IT will be business as usual for junior rugby league players throughout Group 3 for the upcoming 2020 season.
The National Rugby League have proposed radical changes which are set to be trialled in Queensland at grassroots footy, but Group 3 JRL president Warren Blissett said they would not be involved for at least 12 months.
One of the changes to be trialled involves banning all contact in the under-six and under-seven age groups, meaning these competitions would be played as league tag as opposed to the traditional tackle competitions.
Blissett said they would be advised what the policy is for the competition in 12 months' time.
"We'll wait and see what the figures indicate," he said.
"But for now everyone will sit back and see what the statistics say around participation and returned participation levels.
"For 2020 at least ... it will be business as usual."
We are in modern times now and the new parents coming through have a different visibility on the game than what we all did 20, 30 or 40 years ago.Group 3 junior rugby league president Warren Blissett
It is believed the changes in under-six and under-seven level will make the sport safer at that age and Blissett acknowledged they would need to reassess their stance over time.
"We are in modern times now and the new parents coming through have a different visibility on the game than what we all did 20, 30 or 40 years ago," he said.
"If you don't look to change with a changing modern society thought process then you will fail.
"You can't run with the same business plan over 50 years and not expect it to be detrimental to your bottom line, you've got to adapt."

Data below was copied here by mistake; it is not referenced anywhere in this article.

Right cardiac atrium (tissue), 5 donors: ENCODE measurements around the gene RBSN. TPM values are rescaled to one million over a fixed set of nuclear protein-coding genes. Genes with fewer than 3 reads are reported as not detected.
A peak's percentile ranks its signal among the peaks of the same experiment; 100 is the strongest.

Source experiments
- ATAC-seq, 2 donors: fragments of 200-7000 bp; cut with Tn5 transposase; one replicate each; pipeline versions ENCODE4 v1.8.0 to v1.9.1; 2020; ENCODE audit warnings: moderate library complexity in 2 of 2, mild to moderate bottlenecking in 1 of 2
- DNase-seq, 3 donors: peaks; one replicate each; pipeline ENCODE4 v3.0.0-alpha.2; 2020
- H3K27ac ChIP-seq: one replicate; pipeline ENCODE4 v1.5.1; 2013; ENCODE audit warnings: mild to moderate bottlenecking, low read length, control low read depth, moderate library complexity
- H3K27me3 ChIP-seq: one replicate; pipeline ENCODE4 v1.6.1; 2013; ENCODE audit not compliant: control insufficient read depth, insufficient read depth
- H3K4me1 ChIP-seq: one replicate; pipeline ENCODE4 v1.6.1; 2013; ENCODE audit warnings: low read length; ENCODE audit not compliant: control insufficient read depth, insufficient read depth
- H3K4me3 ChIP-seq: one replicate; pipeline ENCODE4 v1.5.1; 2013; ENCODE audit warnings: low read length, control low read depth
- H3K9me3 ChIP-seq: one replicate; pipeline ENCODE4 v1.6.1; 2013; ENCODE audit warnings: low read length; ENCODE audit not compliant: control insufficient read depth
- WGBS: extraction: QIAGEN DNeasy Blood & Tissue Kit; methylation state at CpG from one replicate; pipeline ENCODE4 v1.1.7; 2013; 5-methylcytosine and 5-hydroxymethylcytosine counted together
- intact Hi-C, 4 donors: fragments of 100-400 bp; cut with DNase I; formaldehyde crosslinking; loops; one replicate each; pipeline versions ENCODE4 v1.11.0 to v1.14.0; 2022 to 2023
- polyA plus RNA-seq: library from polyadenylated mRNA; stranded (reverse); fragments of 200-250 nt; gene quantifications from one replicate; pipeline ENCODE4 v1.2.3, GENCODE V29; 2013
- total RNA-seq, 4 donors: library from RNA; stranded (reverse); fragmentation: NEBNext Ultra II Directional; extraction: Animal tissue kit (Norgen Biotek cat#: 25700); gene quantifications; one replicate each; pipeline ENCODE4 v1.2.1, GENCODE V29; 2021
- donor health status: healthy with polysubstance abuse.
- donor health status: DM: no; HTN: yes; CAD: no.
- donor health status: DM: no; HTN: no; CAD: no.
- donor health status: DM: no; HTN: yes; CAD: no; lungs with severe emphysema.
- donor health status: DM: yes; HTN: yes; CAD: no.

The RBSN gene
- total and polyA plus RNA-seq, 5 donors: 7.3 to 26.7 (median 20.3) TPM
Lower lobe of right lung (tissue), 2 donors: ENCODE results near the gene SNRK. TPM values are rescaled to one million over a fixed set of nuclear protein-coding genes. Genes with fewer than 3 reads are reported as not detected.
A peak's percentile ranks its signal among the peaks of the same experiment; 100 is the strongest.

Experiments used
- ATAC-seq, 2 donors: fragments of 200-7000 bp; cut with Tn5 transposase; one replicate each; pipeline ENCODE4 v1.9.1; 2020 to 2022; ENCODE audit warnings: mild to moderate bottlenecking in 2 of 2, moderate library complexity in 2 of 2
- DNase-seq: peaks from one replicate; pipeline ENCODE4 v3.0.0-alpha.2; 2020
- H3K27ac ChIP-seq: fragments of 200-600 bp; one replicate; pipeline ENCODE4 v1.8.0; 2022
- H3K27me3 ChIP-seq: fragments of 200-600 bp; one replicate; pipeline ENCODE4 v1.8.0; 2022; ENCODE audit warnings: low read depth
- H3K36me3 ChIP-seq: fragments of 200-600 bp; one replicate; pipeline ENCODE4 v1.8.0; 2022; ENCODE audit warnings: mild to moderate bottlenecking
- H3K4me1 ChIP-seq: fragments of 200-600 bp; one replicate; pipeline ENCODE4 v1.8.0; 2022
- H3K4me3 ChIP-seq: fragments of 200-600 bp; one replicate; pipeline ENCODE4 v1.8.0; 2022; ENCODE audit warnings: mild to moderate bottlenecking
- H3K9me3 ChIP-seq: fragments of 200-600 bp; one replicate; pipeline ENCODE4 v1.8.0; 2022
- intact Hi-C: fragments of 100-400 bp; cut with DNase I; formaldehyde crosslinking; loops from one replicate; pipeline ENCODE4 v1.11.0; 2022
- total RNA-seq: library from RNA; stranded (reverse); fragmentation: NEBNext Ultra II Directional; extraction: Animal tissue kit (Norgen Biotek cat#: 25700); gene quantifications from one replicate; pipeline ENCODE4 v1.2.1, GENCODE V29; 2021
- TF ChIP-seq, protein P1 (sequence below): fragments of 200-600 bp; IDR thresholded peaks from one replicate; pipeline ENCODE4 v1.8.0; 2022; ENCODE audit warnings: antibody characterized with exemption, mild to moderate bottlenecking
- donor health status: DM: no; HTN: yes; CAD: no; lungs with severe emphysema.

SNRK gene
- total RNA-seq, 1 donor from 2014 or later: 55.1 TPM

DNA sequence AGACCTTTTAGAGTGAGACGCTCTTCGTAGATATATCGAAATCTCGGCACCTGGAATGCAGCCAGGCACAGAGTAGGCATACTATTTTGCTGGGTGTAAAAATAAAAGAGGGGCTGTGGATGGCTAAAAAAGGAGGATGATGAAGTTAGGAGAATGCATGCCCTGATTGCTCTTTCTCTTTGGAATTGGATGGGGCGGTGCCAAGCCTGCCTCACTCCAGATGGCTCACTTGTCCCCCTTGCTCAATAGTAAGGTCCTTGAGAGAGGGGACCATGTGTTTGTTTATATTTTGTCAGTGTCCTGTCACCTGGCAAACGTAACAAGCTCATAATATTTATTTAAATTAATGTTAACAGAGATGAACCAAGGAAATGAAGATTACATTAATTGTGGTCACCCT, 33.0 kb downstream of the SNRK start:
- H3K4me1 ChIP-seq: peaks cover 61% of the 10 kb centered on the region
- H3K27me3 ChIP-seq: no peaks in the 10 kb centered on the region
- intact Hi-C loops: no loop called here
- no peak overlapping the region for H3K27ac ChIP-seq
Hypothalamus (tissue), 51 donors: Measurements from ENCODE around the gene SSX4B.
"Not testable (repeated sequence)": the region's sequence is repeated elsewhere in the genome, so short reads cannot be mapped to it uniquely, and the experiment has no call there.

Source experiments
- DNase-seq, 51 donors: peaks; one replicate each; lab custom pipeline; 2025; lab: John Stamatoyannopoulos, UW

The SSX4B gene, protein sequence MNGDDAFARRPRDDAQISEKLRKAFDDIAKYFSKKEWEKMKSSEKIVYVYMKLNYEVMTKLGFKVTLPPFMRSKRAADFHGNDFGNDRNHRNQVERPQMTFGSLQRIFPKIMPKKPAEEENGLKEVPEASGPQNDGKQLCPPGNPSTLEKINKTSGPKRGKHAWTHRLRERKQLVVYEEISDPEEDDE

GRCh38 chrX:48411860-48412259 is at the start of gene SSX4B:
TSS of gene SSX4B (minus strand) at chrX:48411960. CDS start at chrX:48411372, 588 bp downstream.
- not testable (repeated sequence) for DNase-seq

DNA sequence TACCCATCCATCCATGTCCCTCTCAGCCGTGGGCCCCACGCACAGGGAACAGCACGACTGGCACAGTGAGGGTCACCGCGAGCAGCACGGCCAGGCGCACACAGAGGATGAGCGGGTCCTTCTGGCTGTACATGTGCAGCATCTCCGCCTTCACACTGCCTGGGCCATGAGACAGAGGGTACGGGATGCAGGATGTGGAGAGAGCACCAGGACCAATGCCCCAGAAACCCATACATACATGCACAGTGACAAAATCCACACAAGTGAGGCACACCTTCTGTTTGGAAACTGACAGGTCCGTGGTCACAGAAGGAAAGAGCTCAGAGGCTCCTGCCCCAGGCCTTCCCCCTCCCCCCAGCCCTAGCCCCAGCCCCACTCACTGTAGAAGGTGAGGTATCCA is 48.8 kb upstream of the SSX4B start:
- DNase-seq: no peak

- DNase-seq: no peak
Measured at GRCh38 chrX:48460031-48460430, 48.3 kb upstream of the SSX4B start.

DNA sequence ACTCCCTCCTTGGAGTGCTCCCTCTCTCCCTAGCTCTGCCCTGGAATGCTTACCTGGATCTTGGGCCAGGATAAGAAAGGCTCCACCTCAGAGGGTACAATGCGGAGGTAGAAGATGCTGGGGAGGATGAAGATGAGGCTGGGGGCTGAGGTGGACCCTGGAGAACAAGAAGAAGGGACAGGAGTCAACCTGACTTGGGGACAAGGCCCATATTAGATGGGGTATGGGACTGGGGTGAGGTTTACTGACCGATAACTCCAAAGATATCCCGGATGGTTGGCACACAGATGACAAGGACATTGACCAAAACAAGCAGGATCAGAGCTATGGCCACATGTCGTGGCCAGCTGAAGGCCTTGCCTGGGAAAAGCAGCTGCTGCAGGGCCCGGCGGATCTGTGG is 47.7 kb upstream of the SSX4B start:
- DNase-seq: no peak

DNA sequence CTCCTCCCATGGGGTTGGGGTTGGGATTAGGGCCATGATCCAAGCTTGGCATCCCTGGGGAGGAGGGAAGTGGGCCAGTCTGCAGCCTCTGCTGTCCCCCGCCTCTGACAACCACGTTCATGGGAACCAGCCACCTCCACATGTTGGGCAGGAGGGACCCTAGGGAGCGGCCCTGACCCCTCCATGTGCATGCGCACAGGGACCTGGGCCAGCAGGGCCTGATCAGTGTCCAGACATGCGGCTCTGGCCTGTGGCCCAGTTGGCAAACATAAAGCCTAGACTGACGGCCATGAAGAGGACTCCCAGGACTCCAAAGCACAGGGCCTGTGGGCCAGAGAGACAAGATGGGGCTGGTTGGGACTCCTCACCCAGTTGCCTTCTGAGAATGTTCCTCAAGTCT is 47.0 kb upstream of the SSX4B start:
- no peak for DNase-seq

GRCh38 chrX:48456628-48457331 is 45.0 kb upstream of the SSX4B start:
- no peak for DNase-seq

Blissett admitted purists of the game would be against the changes, but modern thinking supporters would look at it as being something that needed to be explored.
Port City Breakers junior rugby league president Josh Hyde is all for making the game safer, but believes the NSWRL should undertake future tackle training programs rather than banning tackling altogether.
"A lot of injuries come down to poor tackle technique," he said.
A lot of injuries come down to poor tackle technique.Port City Breakers junior rugby league president Josh Hyde
"A different approach is to make sure the kids are coached properly and have a school curriculum that coaches kids six to nine how to tackle."
Hyde's son Korbyn played his first season of rugby league last season.
He backed Group 3's decision not to implement the no-tackling rule at under-six level for now as it had the potential to confuse the players in those age brackets who could tackle last season.
"My youngest played tackle all last year so how was he going to go and change to take tags off this year instead," he said.
"At least when they're five and six they're all at the same stage of development."
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